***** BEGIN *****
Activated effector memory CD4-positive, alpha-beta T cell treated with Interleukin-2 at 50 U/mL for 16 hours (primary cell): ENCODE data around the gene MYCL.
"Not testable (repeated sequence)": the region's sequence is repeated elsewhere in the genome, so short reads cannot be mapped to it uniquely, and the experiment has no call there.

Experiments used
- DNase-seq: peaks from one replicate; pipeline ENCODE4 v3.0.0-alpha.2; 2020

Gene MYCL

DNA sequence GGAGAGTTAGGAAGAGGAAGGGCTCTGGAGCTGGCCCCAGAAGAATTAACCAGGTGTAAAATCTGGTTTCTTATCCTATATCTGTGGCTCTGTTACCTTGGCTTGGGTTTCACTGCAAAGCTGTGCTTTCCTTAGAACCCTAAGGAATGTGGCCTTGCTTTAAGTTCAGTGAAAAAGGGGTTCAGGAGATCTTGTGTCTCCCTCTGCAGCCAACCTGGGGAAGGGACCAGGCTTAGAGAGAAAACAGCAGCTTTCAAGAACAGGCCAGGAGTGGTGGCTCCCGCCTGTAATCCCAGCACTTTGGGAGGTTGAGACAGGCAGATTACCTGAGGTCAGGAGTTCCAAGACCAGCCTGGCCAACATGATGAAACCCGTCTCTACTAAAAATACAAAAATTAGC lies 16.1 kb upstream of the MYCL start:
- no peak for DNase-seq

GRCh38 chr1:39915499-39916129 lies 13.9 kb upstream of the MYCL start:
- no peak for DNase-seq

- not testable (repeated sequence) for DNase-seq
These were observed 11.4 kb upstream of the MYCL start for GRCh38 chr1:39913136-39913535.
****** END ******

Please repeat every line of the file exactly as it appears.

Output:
Activated effector memory CD4-positive, alpha-beta T cell treated with Interleukin-2 at 50 U/mL for 16 hours (primary cell): ENCODE data around the gene MYCL.
"Not testable (repeated sequence)": the region's sequence is repeated elsewhere in the genome, so short reads cannot be mapped to it uniquely, and the experiment has no call there.

Experiments used
- DNase-seq: peaks from one replicate; pipeline ENCODE4 v3.0.0-alpha.2; 2020

Gene MYCL

DNA sequence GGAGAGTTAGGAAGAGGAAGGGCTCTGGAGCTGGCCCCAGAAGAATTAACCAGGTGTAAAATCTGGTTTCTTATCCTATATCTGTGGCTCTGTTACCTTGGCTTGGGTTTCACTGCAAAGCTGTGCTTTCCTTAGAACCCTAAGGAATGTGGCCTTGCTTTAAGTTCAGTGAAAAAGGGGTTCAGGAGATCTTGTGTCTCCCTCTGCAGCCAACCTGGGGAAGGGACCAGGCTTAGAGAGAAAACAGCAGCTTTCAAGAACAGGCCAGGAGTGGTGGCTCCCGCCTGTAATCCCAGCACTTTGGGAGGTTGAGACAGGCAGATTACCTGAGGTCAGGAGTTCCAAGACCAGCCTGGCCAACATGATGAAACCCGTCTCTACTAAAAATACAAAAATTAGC lies 16.1 kb upstream of the MYCL start:
- no peak for DNase-seq

GRCh38 chr1:39915499-39916129 lies 13.9 kb upstream of the MYCL start:
- no peak for DNase-seq

- not testable (repeated sequence) for DNase-seq
These were observed 11.4 kb upstream of the MYCL start for GRCh38 chr1:39913136-39913535.